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Quick integral question

  1. Apr 13, 2007 #1
    what is the quick way of doing single integrals of the form:

    *integral* (sinx)^n (cosx)^m dx

    where n and m are just integers. These kind of integrals come up all the time in vector calculus and they take me ages to do. Is there a general method of doing them or a few common integrals i could learn? I end up having to apply about 3 trig identites and then sorting out the mess of resulting sinxs, cosx, cos2x etc

    an eg would be

    *integral* cosx (sinx)^2 dx

    I would do this by using (sinx)^2 + (cosx)^2 = 1
    then cos^2= 1/2(1 +cos2A)
    then cosCcosD=1/2(cos(C+D) + cos(C-D))

    Which takes about a side and a half of a4. There must be a simpler way (substitutions, change of variables?)
  2. jcsd
  3. Apr 13, 2007 #2
    Most tables of integrals have a reduction formula for those kinds of integrals. But that's not exactly time saving either.
  4. Apr 13, 2007 #3
    This particular one is easy to do (using f'(x)dx=df(x) and substitution without a new named variable):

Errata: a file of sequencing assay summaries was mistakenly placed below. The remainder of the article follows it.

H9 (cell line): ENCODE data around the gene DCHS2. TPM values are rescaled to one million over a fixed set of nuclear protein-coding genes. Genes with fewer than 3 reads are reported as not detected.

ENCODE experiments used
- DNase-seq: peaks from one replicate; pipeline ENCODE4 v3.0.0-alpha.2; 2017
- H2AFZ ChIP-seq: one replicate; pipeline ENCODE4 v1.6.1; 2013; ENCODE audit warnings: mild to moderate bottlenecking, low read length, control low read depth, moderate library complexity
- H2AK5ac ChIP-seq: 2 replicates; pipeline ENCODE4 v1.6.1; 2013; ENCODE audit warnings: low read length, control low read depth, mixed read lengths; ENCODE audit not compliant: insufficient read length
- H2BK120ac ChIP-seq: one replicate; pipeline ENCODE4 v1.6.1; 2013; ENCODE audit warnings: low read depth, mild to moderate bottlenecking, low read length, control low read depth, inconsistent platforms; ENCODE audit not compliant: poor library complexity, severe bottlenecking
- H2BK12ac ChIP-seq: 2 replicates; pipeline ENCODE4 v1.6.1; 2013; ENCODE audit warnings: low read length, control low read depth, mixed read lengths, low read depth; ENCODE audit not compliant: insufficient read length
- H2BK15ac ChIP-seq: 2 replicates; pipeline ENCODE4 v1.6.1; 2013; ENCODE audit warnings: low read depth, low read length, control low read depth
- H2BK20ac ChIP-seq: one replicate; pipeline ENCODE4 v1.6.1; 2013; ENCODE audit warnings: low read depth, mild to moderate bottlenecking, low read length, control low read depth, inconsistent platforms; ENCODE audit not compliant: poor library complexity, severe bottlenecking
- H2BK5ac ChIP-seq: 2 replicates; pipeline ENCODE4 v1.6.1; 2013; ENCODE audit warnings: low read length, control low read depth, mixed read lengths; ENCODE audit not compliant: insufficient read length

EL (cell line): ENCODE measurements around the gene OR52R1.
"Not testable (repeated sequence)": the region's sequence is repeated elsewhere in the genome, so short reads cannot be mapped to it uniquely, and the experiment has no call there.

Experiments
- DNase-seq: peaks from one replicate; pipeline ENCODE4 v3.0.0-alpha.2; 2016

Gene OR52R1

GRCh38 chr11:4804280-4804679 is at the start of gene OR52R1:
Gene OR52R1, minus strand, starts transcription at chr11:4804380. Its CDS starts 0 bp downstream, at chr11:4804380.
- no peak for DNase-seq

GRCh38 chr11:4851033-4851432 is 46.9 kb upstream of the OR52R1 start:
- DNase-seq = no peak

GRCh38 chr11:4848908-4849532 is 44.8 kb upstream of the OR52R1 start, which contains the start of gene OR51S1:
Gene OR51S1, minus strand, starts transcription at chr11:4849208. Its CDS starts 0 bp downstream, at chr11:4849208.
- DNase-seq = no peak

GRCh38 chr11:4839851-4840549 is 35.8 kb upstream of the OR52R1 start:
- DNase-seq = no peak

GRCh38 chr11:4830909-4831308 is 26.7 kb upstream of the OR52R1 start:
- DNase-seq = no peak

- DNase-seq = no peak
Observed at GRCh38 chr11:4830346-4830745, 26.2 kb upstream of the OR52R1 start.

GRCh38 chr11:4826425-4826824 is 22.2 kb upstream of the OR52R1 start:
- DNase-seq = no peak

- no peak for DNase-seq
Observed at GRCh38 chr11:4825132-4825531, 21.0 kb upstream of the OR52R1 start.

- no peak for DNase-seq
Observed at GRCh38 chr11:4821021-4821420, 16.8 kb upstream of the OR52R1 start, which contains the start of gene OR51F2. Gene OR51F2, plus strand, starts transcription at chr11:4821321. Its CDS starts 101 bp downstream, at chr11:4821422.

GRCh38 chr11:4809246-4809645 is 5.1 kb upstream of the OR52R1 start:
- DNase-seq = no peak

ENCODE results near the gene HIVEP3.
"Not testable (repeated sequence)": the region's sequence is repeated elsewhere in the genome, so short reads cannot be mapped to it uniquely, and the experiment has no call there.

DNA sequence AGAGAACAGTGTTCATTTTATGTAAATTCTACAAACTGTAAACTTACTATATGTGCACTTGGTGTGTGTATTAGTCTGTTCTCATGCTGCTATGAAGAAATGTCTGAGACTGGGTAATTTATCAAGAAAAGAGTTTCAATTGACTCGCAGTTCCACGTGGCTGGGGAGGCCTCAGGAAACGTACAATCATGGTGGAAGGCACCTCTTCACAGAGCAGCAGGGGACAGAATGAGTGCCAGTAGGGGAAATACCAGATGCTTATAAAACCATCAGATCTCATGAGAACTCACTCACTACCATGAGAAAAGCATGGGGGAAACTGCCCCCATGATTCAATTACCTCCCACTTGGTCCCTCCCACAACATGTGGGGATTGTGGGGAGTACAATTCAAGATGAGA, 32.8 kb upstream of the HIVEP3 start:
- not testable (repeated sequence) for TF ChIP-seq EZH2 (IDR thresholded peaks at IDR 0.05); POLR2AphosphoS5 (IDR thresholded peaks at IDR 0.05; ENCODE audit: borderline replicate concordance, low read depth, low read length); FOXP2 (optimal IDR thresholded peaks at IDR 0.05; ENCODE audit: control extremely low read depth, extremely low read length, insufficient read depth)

[tex]\int \sin^n x \cos x dx = \int \sin^n x d(\sin x) = \frac1{n+1}\sin^{n+1}(x)[/tex]
    Last edited: Apr 13, 2007
  5. Apr 13, 2007 #4
    sorry im not sure i understand that. what is f'(x)dx=df(x)? (ive probably done that type of integration before but not with that name or notation. is that 'd' as in 'dx' or just a constant) and im not sure what substitution "without a new named variable means" either :confused:

    your method definately looks quicker and more sensible
  6. Apr 13, 2007 #5
    By df(x) he means the differential of f, which is equal to f'(x)dx
  7. Apr 13, 2007 #6
    It's the same as integration by substitution with u=sin(x). Work it out, and you'll see. I keep calling it sin(x) rather than u though, since I have to get back to it eventually.
  8. Apr 13, 2007 #7
    yeh, okay. and when you change the dx to dt you get 1/cosx which cancels the one in the integrand. very clever

    thankyou Eighty , much appreciated
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